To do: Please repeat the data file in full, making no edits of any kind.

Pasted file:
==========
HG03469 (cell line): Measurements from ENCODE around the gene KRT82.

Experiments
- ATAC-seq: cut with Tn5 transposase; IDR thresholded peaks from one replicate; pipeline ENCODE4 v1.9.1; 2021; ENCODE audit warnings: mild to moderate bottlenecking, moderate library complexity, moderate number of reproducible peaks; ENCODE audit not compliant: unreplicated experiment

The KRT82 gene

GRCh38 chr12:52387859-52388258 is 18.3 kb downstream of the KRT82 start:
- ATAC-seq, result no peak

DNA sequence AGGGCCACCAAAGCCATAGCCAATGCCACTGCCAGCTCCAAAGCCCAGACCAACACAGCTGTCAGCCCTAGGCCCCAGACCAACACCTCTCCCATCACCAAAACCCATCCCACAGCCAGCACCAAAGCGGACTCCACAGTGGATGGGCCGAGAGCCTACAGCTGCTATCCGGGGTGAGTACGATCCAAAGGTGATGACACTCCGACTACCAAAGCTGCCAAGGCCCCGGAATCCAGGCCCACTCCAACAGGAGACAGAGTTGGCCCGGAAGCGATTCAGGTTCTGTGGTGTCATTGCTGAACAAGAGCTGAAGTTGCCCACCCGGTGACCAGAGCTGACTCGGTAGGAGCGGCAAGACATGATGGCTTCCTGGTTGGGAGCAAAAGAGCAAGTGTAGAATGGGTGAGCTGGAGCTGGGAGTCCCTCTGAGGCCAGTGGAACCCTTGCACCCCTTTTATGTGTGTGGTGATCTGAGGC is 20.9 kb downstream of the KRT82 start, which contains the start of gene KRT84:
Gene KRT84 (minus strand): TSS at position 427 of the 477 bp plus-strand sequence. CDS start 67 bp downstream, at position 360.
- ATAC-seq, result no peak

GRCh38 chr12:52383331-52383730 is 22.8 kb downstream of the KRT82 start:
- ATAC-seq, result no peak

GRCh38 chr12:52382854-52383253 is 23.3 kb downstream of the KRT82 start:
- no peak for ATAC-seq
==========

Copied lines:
HG03469 (cell line): Measurements from ENCODE around the gene KRT82.

Experiments
- ATAC-seq: cut with Tn5 transposase; IDR thresholded peaks from one replicate; pipeline ENCODE4 v1.9.1; 2021; ENCODE audit warnings: mild to moderate bottlenecking, moderate library complexity, moderate number of reproducible peaks; ENCODE audit not compliant: unreplicated experiment

The KRT82 gene

GRCh38 chr12:52387859-52388258 is 18.3 kb downstream of the KRT82 start:
- ATAC-seq, result no peak

DNA sequence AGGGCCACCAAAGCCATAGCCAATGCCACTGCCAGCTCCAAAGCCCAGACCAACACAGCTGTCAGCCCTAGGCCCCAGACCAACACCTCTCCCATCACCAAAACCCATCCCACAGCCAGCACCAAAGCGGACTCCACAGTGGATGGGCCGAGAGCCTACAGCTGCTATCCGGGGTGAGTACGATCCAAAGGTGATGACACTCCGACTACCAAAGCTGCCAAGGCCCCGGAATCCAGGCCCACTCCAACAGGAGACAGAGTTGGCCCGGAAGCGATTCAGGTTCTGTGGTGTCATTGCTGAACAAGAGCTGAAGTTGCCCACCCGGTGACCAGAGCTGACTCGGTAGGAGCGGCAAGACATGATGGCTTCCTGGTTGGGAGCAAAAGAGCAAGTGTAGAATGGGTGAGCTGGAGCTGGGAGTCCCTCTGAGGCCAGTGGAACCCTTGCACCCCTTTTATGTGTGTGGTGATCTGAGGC is 20.9 kb downstream of the KRT82 start, which contains the start of gene KRT84:
Gene KRT84 (minus strand): TSS at position 427 of the 477 bp plus-strand sequence. CDS start 67 bp downstream, at position 360.
- ATAC-seq, result no peak

GRCh38 chr12:52383331-52383730 is 22.8 kb downstream of the KRT82 start:
- ATAC-seq, result no peak

GRCh38 chr12:52382854-52383253 is 23.3 kb downstream of the KRT82 start:
- no peak for ATAC-seq